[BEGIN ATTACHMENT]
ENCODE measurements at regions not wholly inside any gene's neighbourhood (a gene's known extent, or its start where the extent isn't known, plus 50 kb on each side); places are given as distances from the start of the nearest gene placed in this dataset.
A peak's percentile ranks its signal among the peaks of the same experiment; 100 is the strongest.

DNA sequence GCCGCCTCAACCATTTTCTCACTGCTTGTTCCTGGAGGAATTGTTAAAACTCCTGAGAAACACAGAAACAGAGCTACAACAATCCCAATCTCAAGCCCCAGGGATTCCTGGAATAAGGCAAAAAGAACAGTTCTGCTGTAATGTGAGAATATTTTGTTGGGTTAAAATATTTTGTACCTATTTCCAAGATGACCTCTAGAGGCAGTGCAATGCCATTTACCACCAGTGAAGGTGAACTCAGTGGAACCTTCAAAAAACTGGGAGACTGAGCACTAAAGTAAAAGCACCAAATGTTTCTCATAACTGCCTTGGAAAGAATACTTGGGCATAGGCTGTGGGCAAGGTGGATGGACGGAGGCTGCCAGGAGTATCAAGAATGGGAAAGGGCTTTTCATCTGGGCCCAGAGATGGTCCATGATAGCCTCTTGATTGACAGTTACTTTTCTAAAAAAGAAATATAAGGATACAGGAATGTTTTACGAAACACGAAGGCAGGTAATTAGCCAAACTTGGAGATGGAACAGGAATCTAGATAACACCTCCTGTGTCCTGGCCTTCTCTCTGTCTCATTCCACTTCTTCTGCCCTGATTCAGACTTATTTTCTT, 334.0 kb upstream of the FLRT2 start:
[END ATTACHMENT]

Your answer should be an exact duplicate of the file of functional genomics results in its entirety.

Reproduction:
ENCODE measurements at regions not wholly inside any gene's neighbourhood (a gene's known extent, or its start where the extent isn't known, plus 50 kb on each side); places are given as distances from the start of the nearest gene placed in this dataset.
A peak's percentile ranks its signal among the peaks of the same experiment; 100 is the strongest.

DNA sequence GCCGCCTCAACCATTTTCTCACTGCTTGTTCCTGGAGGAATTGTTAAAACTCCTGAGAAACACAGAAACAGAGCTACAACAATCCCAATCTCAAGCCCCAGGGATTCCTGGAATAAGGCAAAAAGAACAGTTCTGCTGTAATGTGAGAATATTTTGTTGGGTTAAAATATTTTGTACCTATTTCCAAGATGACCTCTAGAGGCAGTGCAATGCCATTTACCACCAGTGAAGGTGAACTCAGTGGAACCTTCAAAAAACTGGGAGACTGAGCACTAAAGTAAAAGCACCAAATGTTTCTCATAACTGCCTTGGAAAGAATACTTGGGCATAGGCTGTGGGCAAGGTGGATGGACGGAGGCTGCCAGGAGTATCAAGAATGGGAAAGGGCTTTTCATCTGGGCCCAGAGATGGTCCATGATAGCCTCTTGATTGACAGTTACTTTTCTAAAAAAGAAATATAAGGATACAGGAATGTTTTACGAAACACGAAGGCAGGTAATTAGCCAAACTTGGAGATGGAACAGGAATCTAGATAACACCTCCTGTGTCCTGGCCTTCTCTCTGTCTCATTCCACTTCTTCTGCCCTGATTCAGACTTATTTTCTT, 334.0 kb upstream of the FLRT2 start: